Ratings Key



★★★★
= Excellent. The best the genre has to offer.
★★★
1/2 = Very Good. Perhaps not "perfect," but undoubtedly a must-see.
★★★ = Good. Accomplishes what it sets out to do and does it well.
★★1/2 = Fair. Clearly flawed and nothing spectacular, but competently made. OK entertainment.
★★ = Mediocre. Either highly uneven or by-the-numbers and uninspired.
1/2 = Bad. Very little to recommend.
= Very Bad. An absolute chore to sit through.
NO STARS! = Abysmal. Unwatchable dreck that isn't even bad-movie amusing.
SBIG = So Bad It's Good. Technically awful movies with massive entertainment value.

Wednesday, July 4, 2012

Two Faces of Evil, The (1980)

... aka: Hammer House of Horror: The Two Faces of Evil

Directed by:
Alan Gibson

[Please feel free to skip this paragraph if you've already read it, as I've copied and pasted this little explanation before every episode in the Hammer House of Horror series.] *Even though I usually don't cover TV shows here, I've decided to include all thirteen episodes from the short-lived British TV series "Hammer House of Horror" on this blog. There are two reasons for this: 1.) Each of the thirteen episodes runs 52 minutes and is in essence a feature (short films technically clock in at less than 45 minutes). 2.) More importantly, in the mid-1980s all but one of the episodes was released in the United States separately as a feature on VHS by the ThrillerVideo label, which were further padded with commentary from horror hostess Elvira. Since these were very well distributed titles, and in keeping with the video-store feel of the blog, I felt it important to keep these in the database and review them all individually. The one and only episode that was not released by ThrillerVideo was "The Mark of Satan," which I'll review here eventually anyway just for competition's sake. The entire series is now available on DVD through A&E.* So moving right along...





While out on a country driving excursion with her husband Martin (Gary Raymond) and young son David (Paul Hawkins), Janet (Anna Calder-Marshall) spots someone wearing a yellow raincoat and matching hat ominously standing off by the side of the road. Soon after it starts storming and the same man steps out in front of their car. Against his wife's wishes, Martin decides to give the guy a lift. Once they get going, the man suddenly attacks Martin, causing him to flip the car. Janet awakens in the hospital with vague recollections of the incident and learns that her son is uninjured but her husband has had to undergo an emergency operation on his throat and hands, but is expected to be fine. The hospital staff seem a bit apprehensive about discussing the incident and make no mention of the mysterious stranger who was also in the car with them. Janet remembers he had one abnormally long, sharpened fingernail that he used her cut her husband's throat with and whoever it was took it upon themselves to open up their suitcases and destroy all of their belongings AFTER the crash.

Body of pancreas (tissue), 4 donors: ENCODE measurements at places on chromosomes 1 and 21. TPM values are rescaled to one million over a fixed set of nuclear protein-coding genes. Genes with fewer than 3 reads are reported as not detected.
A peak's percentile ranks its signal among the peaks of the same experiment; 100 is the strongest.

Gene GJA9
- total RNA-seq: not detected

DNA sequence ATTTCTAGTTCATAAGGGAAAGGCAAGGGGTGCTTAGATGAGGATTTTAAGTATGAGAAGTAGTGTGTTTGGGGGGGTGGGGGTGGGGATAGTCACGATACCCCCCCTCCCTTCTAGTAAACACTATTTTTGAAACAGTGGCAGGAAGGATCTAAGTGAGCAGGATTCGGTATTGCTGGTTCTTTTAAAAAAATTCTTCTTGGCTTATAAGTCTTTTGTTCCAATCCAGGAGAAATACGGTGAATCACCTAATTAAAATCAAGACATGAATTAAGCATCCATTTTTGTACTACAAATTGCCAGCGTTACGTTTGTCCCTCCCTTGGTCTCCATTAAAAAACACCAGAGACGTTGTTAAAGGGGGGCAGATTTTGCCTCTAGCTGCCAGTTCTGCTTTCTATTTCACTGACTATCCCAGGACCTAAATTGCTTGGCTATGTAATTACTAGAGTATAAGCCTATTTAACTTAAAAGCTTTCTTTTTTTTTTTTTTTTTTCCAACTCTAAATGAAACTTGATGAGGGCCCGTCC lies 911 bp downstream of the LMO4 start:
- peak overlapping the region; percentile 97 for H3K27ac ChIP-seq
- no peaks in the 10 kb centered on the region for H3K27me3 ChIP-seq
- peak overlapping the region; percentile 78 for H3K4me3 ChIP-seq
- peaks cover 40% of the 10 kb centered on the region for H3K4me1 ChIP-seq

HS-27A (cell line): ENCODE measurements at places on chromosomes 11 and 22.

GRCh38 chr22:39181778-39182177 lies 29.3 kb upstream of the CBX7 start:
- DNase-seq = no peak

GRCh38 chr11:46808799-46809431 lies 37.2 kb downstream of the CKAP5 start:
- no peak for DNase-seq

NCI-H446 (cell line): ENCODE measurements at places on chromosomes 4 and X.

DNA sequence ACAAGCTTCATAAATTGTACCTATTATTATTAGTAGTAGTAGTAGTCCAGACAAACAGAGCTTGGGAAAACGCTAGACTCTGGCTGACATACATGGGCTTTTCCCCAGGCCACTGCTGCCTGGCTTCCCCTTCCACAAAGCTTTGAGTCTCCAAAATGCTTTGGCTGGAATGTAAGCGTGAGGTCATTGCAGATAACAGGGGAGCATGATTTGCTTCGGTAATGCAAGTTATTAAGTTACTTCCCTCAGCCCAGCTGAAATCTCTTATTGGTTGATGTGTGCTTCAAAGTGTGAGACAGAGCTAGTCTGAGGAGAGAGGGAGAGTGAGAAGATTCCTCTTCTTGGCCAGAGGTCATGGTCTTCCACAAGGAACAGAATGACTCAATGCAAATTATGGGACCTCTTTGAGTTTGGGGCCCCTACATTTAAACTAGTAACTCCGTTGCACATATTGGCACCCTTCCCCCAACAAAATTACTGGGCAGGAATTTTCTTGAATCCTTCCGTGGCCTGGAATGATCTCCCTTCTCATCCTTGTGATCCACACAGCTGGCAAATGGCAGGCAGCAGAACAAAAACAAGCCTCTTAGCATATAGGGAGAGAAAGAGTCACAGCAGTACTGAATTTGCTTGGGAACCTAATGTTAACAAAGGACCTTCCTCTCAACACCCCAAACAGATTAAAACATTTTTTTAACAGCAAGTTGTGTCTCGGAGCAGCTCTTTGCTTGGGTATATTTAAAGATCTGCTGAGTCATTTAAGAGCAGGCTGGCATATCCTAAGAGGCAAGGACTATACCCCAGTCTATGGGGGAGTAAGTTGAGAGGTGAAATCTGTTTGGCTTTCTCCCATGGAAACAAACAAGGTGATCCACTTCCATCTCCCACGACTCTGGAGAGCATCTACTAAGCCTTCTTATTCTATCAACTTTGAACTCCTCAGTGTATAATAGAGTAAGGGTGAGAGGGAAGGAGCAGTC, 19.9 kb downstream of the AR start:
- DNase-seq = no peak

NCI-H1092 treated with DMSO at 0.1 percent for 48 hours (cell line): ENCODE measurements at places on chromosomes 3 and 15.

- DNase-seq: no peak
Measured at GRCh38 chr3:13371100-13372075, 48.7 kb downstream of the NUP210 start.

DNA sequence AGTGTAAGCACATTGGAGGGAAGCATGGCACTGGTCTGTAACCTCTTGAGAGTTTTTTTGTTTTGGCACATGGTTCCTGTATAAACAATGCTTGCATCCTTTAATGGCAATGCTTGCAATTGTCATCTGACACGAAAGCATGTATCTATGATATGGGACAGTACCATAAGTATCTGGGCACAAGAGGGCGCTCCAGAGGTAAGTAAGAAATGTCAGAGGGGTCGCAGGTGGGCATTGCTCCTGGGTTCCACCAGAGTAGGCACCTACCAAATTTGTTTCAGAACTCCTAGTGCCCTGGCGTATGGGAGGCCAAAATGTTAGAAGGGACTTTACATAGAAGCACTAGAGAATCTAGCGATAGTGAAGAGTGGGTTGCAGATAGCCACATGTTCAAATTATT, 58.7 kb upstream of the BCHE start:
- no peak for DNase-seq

Janet is called into the morgue to identify a fresh corpse they have on hand as being the man who attacked them. Though she didn't really even see the assailant (his hat concealed most of his face), she definitely didn't expect the body to look like a dead ringer for her still-living husband, who's still in the hospital recovering! Even stranger, the body is missing its right hand so Janet can't even i.d. who it is based on the fingernail. Trying to put this horrible incident behind her, Janet goes on ahead to their rented country home, burns everything that was destroyed and waits for her husband to be released. When he is, Janet realizes he isn't quite the same man she married. His demeanor is a little off, he's short-tempered and has something of a violent streak. She also notices that he is in possession of something else... something long, sharp, pointy and at the tip of his finger.





Boasting one of the more enjoyable storylines of all the Hammer House of Horror episodes (though still clearly derivative of Invasion of the Body Snatchers), this one keeps the intrigue level high throughout, provides several genuinely creepy moments and has a great jolt at the end. Photography, score and the performances are all very good.

★★1/2

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